The 3rd Work Life Balance Survey[6], found a lot of frustrated men who wanted to work fewer hours and would have liked to request flexible working but who did not. ‘Would you prefer to work fewer hours, if it meant earning less money as a result?’ the survey asked – 21% of women, compared to 31% of men, said yes.

So why is formal flexible working still really the preserve of the working mother and how does this impact on our attitudes to work, equality and parenthood?

Is it to do with career aspirations? Is it still true that employers regard those who work flexibly as somehow less committed to the organisation and less worthy of promotion or bonuses for good performance? The authors of the 4th Work Life Balance Employee Survey reported that men still think this is the case. When asked if flexible workers are less likely to get promoted, men were more likely to agree than women were (37 per cent, compared with 28 per cent). Take up of all forms of flexibility was much lower for fathers who were part of a couple than for single parent fathers suggesting that in couple relationships childcare and its arrangements are still more likely to fall to the mother.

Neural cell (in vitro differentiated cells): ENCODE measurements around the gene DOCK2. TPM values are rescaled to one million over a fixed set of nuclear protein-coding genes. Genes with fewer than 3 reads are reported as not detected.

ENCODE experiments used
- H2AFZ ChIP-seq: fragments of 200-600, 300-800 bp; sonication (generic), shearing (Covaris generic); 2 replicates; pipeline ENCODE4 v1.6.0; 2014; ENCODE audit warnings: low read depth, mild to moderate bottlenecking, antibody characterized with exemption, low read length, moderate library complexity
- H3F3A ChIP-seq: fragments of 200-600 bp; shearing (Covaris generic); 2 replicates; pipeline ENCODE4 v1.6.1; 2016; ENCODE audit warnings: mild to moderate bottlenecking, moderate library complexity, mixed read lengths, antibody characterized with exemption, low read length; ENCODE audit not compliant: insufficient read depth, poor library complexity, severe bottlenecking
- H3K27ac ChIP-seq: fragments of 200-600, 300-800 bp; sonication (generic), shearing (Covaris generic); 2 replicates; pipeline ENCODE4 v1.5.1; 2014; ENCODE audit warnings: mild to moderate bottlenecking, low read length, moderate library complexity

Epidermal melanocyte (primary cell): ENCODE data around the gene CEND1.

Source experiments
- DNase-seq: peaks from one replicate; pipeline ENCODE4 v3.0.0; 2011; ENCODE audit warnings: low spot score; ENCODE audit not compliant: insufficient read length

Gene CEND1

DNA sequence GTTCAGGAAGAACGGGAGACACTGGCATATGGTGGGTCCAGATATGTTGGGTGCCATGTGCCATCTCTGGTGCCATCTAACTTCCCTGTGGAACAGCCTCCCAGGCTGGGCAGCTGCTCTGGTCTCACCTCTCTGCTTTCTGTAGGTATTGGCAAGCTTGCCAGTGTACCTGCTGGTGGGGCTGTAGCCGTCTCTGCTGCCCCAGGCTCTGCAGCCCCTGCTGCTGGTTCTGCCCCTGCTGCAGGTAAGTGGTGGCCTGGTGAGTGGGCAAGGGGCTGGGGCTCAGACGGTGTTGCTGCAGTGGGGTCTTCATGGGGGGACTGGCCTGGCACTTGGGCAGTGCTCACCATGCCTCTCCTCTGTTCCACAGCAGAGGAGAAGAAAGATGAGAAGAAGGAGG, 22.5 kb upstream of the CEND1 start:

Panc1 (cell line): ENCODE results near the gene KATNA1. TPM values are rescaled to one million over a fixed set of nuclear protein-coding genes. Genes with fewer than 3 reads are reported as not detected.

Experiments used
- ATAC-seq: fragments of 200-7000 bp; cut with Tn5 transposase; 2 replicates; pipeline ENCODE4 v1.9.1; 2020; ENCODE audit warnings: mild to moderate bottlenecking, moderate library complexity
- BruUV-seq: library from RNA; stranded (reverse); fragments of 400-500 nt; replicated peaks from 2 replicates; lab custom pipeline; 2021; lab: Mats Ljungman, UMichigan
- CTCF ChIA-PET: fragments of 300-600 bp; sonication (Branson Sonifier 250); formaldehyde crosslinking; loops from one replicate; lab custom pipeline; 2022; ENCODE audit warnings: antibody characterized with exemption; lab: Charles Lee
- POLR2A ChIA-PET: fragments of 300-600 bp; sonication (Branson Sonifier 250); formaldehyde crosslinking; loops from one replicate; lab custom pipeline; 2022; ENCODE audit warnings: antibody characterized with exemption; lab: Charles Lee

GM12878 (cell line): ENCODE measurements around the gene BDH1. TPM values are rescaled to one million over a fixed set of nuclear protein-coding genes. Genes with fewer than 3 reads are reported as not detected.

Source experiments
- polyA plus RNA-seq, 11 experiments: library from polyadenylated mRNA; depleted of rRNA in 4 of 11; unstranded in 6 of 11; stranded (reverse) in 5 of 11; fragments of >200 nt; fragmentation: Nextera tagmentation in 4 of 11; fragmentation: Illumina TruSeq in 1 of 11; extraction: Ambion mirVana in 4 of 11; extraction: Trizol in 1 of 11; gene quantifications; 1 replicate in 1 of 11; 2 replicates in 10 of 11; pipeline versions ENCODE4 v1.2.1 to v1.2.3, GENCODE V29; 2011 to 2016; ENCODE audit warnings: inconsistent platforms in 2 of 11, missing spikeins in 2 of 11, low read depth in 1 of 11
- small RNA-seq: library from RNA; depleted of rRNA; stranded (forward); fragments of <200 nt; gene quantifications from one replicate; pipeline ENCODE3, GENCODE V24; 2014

Employers do not help by asking for the reason for the request when people apply for flexible working. Working Families has long been encouraging employers to abandon this value judgement, especially now the Right to Request is open to all. The request cannot be turned down on the basis of the reason for the request so why ask your managers to decide if study, spending time with your family, or even golf lessons are more valid than childcare?

Employers would be better off supporting managers to make informed decisions based on a proper understanding of business need. In the most recent Top Employers for Working Families Benchmarking report[7] nearly half (48 per cent) of organisations identified lack of line manager skills and knowledge as a barrier to flexible and high performance working in 2014, and more than 20 per cent of organisations don’t train their managers in managing flexible and high performance teams, and where training is provided it is only compulsory in half of organisations.